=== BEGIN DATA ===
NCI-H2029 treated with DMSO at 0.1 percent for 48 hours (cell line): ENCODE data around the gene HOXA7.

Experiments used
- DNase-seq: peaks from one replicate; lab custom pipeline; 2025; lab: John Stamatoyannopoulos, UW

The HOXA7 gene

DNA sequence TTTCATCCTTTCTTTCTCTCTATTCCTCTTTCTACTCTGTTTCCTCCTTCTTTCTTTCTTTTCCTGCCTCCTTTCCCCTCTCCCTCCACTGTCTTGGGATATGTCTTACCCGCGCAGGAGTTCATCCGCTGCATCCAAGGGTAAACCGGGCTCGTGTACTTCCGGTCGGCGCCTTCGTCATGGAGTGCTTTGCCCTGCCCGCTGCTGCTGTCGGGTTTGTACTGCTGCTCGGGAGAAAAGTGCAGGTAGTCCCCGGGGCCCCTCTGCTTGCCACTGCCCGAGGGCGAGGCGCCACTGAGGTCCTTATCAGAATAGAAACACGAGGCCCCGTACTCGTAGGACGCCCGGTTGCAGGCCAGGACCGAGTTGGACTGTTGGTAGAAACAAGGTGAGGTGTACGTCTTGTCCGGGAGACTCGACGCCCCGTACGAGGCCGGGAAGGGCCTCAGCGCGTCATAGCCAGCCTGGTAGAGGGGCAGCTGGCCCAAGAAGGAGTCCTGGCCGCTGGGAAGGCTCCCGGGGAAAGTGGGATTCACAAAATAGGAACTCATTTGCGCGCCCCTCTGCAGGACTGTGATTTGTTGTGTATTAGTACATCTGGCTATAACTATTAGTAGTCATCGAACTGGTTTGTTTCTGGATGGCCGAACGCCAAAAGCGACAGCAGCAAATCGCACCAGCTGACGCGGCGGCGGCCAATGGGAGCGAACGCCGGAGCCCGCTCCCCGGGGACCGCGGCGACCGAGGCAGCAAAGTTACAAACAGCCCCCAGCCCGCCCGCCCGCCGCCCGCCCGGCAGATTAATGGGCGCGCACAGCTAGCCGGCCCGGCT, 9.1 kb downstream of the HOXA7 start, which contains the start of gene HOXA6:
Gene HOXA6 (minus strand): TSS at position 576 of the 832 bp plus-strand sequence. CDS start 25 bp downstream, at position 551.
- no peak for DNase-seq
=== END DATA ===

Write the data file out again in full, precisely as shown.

NCI-H2029 treated with DMSO at 0.1 percent for 48 hours (cell line): ENCODE data around the gene HOXA7.

Experiments used
- DNase-seq: peaks from one replicate; lab custom pipeline; 2025; lab: John Stamatoyannopoulos, UW

The HOXA7 gene

DNA sequence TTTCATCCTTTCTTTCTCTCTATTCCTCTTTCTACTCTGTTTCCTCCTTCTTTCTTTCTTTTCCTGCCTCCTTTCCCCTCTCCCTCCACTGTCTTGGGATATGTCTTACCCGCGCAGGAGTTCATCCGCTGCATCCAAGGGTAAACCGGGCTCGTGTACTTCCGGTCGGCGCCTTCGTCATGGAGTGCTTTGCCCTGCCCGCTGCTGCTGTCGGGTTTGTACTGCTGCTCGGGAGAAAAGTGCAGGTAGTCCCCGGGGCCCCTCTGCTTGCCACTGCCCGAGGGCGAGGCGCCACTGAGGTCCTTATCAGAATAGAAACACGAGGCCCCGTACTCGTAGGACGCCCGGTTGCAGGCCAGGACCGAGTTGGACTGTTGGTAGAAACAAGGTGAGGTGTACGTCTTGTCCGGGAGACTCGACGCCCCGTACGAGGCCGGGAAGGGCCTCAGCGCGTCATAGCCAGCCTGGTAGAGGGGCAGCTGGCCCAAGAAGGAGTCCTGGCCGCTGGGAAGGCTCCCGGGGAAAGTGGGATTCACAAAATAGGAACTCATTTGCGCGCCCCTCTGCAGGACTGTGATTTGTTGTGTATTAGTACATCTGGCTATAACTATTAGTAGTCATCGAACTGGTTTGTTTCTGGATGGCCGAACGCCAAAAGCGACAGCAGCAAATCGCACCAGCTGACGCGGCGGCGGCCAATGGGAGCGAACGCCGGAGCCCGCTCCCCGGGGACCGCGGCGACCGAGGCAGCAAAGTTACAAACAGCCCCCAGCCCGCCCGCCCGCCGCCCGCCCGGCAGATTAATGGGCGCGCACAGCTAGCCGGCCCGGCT, 9.1 kb downstream of the HOXA7 start, which contains the start of gene HOXA6:
Gene HOXA6 (minus strand): TSS at position 576 of the 832 bp plus-strand sequence. CDS start 25 bp downstream, at position 551.
- no peak for DNase-seq